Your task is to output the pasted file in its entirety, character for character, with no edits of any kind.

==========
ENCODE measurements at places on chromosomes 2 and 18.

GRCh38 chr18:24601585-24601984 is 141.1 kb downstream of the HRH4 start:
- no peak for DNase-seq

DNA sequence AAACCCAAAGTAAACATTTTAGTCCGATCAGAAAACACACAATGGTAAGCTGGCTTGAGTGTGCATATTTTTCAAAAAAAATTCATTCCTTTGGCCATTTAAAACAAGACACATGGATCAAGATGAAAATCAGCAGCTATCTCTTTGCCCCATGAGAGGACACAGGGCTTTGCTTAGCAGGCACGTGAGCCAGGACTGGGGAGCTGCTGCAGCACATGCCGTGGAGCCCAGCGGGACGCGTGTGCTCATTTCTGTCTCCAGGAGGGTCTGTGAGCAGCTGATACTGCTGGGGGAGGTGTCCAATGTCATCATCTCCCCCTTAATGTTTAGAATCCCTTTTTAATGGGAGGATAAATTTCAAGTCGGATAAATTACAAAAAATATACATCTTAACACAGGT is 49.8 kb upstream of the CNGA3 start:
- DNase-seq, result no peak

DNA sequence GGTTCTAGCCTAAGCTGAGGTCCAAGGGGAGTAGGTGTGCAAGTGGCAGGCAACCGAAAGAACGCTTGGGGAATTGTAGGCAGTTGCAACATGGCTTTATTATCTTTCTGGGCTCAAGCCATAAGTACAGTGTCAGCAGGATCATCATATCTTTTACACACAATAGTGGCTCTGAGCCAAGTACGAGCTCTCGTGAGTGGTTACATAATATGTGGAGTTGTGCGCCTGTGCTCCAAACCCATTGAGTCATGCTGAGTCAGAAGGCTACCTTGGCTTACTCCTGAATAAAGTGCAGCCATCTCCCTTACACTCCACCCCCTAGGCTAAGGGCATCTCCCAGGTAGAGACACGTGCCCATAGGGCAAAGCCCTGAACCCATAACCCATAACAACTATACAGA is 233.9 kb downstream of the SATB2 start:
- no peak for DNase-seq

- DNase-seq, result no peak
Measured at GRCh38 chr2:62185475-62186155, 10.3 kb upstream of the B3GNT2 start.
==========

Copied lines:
ENCODE measurements at places on chromosomes 2 and 18.

GRCh38 chr18:24601585-24601984 is 141.1 kb downstream of the HRH4 start:
- no peak for DNase-seq

DNA sequence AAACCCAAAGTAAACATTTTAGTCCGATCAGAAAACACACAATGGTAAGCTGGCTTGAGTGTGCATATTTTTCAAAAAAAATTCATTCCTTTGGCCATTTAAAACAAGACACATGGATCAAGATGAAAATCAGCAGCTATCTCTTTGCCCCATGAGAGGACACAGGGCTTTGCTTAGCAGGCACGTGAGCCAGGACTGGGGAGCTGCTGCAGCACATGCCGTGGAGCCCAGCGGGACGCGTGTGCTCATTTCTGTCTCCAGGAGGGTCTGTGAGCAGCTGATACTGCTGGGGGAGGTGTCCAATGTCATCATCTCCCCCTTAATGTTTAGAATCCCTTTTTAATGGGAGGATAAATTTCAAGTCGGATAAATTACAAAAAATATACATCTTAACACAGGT is 49.8 kb upstream of the CNGA3 start:
- DNase-seq, result no peak

DNA sequence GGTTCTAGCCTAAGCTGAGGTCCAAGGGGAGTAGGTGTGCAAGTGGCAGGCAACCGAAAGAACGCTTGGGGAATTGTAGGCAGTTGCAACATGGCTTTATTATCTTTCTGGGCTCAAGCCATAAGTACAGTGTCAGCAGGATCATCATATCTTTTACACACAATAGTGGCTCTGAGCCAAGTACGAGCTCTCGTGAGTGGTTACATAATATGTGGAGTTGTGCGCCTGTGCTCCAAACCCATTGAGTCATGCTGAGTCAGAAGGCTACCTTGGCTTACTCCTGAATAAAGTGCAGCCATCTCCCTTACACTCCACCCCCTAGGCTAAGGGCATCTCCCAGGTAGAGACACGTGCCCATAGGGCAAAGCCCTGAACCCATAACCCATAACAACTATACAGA is 233.9 kb downstream of the SATB2 start:
- no peak for DNase-seq

- DNase-seq, result no peak
Measured at GRCh38 chr2:62185475-62186155, 10.3 kb upstream of the B3GNT2 start.